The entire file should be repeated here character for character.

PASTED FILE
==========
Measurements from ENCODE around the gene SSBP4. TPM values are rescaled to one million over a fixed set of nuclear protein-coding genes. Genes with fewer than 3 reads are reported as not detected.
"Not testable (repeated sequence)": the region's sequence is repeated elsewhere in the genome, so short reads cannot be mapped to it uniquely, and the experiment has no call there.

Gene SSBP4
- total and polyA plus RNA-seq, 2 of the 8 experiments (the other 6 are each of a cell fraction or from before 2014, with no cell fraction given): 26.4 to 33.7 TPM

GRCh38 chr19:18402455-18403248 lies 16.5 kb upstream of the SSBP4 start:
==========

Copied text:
Measurements from ENCODE around the gene SSBP4. TPM values are rescaled to one million over a fixed set of nuclear protein-coding genes. Genes with fewer than 3 reads are reported as not detected.
"Not testable (repeated sequence)": the region's sequence is repeated elsewhere in the genome, so short reads cannot be mapped to it uniquely, and the experiment has no call there.

Gene SSBP4
- total and polyA plus RNA-seq, 2 of the 8 experiments (the other 6 are each of a cell fraction or from before 2014, with no cell fraction given): 26.4 to 33.7 TPM

GRCh38 chr19:18402455-18403248 lies 16.5 kb upstream of the SSBP4 start: